Law School Discussion

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Julie Fern

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Re: Iran/ What's to Come?
« Reply #40 on: April 26, 2005, 06:50:34 AM »
Divide is saying we should have buddied up with the mooooollaaaaahs. That would have prevented this. I just can't believe that people still believe allying yourself with these psychopaths prevents disaster. Republicans have made this mistake often too, but after Saddam and Bin Laden, isn't it time we realize appeasement just doesn't work in the long run.


which, unfortunately, includes appeasing u.s.

Julie Fern

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Re: Iran/ What's to Come?
« Reply #41 on: April 26, 2005, 06:53:32 AM »
no dribble in there.  I'm just hesitant to try and play the pay em off and keep them quiet card.  Hasn't worked before for the long haul.  Buys you a couple years, maybe longer but the problem doesn't disappear.


Even under Khatemi, how much authority would have lied with the mullahs?

it'd be nice if any military option in iran could occur after u.s. ouit of iraq.  of course, that not going to happen until we apply for that social security that phanny says won't be there.

Julie Fern

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Re: Iran/ What's to Come?
« Reply #42 on: April 26, 2005, 06:57:19 AM »
you just made me think about something: It would be very easy to embellish a border skirmish to make Iran appear as the aggressor. If that could be pulled of, legitimacy instantly established. ::shudders::

our country would never do that!

Julie Fern

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Re: Iran/ What's to Come?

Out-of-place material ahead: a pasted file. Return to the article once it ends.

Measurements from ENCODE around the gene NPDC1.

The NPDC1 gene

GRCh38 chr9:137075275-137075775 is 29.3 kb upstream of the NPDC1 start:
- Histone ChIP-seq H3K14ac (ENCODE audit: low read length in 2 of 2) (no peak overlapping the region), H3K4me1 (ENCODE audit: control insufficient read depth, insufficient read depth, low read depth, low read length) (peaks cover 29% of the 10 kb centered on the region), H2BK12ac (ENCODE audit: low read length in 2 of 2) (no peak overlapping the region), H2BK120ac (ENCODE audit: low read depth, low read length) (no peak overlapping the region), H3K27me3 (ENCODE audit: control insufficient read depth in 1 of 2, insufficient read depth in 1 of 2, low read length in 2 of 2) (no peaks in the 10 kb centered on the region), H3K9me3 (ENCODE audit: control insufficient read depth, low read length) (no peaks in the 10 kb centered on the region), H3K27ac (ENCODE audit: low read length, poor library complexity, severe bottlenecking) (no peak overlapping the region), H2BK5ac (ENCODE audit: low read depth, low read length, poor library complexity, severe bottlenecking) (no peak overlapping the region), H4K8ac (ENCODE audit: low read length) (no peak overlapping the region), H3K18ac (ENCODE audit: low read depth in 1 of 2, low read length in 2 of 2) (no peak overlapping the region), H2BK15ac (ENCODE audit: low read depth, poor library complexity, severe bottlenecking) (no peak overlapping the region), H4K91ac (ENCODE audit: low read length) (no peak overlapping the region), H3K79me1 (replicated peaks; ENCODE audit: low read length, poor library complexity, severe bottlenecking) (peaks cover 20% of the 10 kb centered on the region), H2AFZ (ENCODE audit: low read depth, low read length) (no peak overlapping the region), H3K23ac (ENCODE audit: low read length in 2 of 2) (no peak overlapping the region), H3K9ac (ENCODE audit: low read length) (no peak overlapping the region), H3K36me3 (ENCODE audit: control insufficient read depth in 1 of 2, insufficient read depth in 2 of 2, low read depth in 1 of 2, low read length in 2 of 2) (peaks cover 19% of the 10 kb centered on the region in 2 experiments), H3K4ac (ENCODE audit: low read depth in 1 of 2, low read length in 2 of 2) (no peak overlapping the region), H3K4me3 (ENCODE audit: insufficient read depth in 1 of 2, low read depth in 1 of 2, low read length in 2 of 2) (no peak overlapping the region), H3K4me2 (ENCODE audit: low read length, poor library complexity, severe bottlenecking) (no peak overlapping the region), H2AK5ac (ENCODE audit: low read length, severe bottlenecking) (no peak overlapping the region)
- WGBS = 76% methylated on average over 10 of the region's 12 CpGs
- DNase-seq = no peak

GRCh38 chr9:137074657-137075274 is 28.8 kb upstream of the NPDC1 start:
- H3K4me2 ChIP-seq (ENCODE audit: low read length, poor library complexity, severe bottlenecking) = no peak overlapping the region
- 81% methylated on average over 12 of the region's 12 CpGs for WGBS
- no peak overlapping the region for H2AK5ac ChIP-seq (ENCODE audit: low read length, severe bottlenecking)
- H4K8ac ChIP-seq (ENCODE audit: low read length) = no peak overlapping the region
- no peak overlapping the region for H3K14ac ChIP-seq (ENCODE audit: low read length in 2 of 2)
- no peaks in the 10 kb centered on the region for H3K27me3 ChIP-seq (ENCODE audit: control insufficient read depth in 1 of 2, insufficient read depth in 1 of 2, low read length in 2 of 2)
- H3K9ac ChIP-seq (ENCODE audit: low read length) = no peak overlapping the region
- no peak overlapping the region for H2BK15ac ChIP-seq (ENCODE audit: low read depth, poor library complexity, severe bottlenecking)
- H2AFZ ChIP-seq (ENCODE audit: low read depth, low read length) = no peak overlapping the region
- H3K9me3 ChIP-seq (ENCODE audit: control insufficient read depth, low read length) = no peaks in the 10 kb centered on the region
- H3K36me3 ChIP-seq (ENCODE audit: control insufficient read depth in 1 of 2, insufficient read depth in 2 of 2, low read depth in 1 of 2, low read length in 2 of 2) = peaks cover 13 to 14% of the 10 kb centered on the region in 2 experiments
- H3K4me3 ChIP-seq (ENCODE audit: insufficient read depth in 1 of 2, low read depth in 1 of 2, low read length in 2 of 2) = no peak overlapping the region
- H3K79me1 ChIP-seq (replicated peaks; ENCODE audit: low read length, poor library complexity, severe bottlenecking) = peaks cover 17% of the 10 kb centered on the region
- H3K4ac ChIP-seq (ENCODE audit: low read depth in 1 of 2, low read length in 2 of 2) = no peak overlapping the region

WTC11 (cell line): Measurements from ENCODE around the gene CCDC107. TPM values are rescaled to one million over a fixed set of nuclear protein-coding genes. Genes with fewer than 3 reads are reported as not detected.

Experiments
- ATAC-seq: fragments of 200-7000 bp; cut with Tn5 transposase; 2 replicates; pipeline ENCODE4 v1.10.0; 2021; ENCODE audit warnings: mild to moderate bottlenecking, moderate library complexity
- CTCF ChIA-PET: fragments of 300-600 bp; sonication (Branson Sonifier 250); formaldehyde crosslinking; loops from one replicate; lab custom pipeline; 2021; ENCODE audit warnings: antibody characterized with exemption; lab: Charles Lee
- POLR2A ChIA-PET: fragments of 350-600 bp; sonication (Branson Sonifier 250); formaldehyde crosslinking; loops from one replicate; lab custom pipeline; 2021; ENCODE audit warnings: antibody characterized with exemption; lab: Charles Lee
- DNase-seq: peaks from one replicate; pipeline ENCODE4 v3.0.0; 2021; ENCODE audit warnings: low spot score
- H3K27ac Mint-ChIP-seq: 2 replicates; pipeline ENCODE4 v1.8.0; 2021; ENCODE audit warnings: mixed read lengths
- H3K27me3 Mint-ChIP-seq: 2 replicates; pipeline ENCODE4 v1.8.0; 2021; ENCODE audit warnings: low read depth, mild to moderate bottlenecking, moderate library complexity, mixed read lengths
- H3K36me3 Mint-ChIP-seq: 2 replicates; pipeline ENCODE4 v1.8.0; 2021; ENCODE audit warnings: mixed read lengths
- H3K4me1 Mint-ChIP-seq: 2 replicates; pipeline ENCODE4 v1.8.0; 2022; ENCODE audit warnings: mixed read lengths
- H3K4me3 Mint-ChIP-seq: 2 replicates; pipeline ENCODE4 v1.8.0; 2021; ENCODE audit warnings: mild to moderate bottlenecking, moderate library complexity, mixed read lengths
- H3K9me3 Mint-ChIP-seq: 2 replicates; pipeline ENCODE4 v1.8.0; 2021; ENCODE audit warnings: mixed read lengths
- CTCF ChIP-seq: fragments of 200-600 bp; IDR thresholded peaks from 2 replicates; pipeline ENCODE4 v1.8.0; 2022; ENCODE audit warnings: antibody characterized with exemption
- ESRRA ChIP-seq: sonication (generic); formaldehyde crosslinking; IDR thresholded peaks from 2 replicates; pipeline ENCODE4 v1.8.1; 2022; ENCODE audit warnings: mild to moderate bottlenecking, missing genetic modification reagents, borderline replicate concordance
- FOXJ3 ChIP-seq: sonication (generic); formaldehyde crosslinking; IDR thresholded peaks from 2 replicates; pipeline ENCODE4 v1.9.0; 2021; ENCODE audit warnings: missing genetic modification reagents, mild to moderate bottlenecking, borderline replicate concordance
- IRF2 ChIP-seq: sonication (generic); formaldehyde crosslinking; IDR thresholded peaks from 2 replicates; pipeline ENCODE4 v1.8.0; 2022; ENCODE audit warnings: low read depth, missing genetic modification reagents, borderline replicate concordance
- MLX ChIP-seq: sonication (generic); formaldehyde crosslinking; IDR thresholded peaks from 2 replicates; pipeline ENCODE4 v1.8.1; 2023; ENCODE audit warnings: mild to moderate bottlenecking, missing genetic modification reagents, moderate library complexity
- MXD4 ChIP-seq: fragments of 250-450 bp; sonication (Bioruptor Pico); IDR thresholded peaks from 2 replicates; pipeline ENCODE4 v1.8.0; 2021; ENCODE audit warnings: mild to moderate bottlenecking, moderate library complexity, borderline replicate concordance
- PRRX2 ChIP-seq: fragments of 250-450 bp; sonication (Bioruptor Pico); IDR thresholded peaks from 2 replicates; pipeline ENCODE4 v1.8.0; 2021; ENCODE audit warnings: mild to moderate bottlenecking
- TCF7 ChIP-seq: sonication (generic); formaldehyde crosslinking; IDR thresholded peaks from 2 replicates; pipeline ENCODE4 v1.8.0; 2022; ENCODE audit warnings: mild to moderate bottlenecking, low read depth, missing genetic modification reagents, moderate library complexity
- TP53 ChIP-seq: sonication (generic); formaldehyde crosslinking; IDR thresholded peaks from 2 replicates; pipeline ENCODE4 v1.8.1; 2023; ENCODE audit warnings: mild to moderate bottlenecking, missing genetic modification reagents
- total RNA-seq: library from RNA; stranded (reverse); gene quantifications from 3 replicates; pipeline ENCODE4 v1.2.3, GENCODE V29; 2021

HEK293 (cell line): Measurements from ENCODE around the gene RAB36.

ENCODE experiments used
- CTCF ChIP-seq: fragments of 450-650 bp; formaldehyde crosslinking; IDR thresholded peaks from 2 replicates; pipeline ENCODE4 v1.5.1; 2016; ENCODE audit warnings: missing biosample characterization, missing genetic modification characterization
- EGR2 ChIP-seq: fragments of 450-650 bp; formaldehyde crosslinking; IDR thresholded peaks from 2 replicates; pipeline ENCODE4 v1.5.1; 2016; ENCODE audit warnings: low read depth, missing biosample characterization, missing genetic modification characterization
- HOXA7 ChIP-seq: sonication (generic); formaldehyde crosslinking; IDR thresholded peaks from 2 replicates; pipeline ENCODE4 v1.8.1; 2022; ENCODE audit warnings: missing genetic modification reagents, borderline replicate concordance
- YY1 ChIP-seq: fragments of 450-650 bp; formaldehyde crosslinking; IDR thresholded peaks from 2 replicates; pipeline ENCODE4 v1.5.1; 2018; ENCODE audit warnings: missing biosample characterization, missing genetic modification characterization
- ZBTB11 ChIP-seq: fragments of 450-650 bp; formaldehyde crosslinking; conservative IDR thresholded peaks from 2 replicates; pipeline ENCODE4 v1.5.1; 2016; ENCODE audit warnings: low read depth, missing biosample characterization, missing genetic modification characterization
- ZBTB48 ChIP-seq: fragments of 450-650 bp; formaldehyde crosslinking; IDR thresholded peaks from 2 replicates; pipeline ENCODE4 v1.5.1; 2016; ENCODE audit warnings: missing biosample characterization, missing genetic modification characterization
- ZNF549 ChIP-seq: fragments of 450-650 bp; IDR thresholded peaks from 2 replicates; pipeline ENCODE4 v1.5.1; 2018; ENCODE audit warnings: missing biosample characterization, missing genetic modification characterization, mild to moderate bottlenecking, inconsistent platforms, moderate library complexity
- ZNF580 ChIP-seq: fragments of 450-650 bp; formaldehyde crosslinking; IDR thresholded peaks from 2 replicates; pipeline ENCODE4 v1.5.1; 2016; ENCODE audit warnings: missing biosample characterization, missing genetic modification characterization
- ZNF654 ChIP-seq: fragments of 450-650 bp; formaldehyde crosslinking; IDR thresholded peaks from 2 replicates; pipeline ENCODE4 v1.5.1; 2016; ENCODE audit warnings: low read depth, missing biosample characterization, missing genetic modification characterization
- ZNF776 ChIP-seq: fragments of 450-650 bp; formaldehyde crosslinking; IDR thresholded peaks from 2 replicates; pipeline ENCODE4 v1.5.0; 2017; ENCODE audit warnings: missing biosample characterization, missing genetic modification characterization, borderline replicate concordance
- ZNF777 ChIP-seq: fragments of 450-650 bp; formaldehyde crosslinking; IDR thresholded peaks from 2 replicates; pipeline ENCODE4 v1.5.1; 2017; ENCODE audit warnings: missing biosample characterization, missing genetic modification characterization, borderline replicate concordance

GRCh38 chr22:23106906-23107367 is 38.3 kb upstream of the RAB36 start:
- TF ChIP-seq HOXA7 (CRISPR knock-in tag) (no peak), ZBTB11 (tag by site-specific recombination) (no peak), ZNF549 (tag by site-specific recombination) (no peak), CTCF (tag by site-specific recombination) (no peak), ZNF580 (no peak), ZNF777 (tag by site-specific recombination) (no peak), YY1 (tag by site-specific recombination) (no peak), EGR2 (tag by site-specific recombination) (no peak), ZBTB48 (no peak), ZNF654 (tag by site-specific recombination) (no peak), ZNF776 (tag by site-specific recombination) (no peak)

« Reply #43 on: April 26, 2005, 07:03:09 AM »
do we have truly reliable proof than iran is making nuclear weapons?  (of course, we must consider extent to which dubya and his minions telling analysts what to conclude, as was case with iraq.) 

Julie, now that everyone else is off on another tangent, let me ask you about this comment. I'm curious as to whether you've had an opportunity to read the Robb-Silberman report yet? Most people don't read 600+ pages of government report willingly, but having just finished my thesis on intel reform I did.

julie only remembers news reports that were rather critical of quality of our intelligence, which no surprise to julie.  one advantage of true international cooperation is that we pool resources and seemingly have less tendency for politicians to influence analysts' conclusions.

what else you got? 

PresClay_00

Re: Iran/ What's to Come?
« Reply #44 on: April 26, 2005, 07:07:53 AM »
do we have truly reliable proof than iran is making nuclear weapons?  (of course, we must consider extent to which dubya and his minions telling analysts what to conclude, as was case with iraq.) 
Julie, now that everyone else is off on another tangent, let me ask you about this comment. I'm curious as to whether you've had an opportunity to read the Robb-Silberman report yet? Most people don't read 600+ pages of government report willingly, but having just finished my thesis on intel reform I did.
julie only remembers news reports that were rather critical of quality of our intelligence, which no surprise to julie.  one advantage of true international cooperation is that we pool resources and seemingly have less tendency for politicians to influence analysts' conclusions.
what else you got? 

true international cooperation will never happen so long as countries like France, Germany and Russia maintain their inferiority complex.  They will block efforts at the UN, regardless of how necessary or effective they may be, if we are pushing for them.  they will drag their feet, stall, and pussyfoot around until they have delayed their way into a gratuitous presence.

Julie Fern

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Re: Iran/ What's to Come?
« Reply #45 on: April 26, 2005, 07:15:17 AM »
true international cooperation will never happen so long as countries like France, Germany and Russia maintain their inferiority complex. They will block efforts at the UN, regardless of how necessary or effective they may be, if we are pushing for them. they will drag their feet, stall, and pussyfoot around until they have delayed their way into a gratuitous presence.